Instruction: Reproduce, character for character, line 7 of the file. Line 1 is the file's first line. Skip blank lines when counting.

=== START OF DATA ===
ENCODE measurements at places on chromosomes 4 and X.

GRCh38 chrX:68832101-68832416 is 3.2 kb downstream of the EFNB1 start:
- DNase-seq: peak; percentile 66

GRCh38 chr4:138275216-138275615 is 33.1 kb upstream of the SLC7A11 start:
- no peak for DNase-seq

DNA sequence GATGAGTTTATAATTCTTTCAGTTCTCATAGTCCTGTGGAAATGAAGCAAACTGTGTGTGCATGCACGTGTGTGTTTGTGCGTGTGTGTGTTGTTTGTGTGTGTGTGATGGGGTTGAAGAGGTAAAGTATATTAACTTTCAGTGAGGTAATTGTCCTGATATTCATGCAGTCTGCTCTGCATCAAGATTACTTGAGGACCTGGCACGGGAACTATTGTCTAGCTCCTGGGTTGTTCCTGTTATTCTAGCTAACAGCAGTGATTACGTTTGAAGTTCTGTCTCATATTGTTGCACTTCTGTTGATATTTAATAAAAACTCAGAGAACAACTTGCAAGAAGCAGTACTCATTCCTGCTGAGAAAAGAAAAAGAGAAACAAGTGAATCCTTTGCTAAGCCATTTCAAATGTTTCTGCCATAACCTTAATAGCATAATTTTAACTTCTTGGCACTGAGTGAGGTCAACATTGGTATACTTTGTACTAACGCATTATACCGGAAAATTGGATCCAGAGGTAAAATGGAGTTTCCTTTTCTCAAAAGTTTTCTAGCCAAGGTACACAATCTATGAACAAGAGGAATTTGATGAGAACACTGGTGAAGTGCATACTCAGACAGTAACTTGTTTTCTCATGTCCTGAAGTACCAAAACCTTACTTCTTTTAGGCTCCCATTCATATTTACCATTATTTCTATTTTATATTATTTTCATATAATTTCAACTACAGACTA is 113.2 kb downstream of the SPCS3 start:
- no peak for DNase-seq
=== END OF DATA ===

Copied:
- no peak for DNase-seq